THEY say you should never mix business with pleasure, but what do ‘they’ know?
On Monday night, I trained it through to Glasgow to see the Manic Street Preachers kick-off a tour celebrating the 20th anniversary of their seminal 1994 album The Holy Bible at the Barrowlands.
I did so for two reasons. The first is they’re an incendiary live act who never fail to deliver. The second reason is that the Welsh titans announced the other day that, due to huge demand, they were adding a second string of The Holy Bible live shows for 2015 and, most pertinently, one of themis a visit to Edinburgh’s Usher Hall on Saturday, 30 May.
Tickets, priced £32.50, went on sale at 9am this morning – so get your finger out if you fancy going.
Speaking before the gig, Nicky Wire said “There’s a state of mind with The Holy Bible that you have to be really physical. You have to go out with deep conviction, because you just can’t coast it.”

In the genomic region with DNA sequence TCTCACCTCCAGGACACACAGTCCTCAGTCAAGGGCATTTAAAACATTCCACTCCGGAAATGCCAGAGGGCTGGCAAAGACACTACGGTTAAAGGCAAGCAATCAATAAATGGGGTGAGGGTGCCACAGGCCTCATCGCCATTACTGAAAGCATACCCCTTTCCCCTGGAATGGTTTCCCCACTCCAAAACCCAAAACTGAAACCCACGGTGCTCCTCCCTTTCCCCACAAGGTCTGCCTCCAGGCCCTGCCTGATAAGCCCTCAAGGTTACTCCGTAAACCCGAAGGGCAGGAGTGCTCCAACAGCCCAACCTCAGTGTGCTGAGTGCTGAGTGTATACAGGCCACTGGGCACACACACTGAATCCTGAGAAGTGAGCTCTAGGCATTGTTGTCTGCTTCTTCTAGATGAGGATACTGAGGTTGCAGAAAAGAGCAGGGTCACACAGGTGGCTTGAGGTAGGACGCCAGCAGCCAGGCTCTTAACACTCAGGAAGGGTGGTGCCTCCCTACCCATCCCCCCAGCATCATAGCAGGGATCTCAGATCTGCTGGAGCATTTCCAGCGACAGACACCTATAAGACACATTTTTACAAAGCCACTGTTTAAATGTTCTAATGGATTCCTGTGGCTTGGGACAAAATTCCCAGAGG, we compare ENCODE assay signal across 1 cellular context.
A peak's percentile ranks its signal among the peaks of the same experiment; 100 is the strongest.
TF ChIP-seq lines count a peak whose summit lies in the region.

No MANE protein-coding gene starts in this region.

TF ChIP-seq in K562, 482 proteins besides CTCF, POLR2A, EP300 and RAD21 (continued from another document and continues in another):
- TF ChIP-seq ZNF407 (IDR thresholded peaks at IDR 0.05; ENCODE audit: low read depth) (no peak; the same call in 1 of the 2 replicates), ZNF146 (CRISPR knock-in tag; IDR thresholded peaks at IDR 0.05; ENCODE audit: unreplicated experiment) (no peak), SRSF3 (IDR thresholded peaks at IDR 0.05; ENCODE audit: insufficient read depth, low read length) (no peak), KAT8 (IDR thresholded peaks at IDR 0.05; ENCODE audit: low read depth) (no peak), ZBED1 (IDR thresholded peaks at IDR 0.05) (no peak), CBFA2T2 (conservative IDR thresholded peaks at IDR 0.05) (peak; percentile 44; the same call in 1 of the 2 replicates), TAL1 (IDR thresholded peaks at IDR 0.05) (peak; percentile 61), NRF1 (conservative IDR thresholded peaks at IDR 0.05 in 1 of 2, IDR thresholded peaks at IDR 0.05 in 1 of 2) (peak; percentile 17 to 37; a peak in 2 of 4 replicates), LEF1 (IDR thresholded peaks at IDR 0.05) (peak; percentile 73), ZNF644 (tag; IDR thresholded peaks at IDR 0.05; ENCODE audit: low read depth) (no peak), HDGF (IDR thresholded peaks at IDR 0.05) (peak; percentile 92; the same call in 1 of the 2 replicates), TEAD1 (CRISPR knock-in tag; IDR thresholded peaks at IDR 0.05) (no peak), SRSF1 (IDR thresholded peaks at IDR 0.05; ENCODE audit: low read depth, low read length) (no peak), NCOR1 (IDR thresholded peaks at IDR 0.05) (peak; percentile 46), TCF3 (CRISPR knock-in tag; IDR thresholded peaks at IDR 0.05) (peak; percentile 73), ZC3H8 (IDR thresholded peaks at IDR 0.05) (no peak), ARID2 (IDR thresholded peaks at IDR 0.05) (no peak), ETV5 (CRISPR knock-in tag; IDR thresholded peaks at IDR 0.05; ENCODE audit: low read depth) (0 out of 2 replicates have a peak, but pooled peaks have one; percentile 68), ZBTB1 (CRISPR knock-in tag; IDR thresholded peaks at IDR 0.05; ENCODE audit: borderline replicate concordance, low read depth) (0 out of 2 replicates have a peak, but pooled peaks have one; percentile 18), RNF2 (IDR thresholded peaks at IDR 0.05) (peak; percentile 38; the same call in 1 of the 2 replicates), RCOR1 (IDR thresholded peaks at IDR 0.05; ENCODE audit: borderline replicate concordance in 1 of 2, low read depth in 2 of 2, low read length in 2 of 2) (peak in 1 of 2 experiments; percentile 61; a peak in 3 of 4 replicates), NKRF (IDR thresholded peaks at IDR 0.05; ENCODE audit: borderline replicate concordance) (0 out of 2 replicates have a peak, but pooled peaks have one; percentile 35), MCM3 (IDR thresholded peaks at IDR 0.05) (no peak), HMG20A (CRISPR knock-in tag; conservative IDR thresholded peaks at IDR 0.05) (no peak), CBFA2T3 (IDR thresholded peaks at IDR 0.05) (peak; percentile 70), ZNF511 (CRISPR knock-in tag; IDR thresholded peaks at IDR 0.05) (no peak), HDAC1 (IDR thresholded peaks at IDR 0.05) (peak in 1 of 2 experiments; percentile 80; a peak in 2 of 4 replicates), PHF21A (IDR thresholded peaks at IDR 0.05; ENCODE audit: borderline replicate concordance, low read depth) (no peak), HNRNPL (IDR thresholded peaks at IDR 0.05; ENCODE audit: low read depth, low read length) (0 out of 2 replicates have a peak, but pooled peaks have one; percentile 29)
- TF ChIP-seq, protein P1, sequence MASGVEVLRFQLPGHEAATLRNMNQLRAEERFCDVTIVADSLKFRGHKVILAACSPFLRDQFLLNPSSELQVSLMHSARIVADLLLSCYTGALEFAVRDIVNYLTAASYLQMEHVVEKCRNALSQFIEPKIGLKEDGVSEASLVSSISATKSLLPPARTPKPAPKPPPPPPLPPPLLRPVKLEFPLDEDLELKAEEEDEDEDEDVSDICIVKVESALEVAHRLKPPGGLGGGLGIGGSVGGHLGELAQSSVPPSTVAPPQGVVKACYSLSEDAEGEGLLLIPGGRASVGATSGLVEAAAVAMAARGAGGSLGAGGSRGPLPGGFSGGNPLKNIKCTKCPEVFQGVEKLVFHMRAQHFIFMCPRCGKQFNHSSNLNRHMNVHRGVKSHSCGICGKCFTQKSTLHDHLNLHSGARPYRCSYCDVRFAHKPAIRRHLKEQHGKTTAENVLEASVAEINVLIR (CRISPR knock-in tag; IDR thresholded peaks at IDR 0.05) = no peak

The Manics certainly had conviction as they played the album in its entirety in front of a crowd of die-hards, who were thrilled to hear 4st 7lb get its first live airing since 2005 and both Mausoleum and The Intense Humming Of Evil being played for the first time sine 1994.
There’s a chance the band will change up the setlist by the time they hit Auld Reekie, but the good news is that, in a whopping 23-song set, they throw in some crowdpleasers from their back catalogue as well – on Monday it was Motorcycle Emptiness, If You Tolerate This Your Children Will Be Next, You Love Us and set-closer A Design For Life.
Another surprise was the inclusion of the instrumental Dreamin A City, played live for the first time.
Far from being just another Manics Monday (see what I did there?), this was rousing stuff that whet the appetite for the Usher Hall.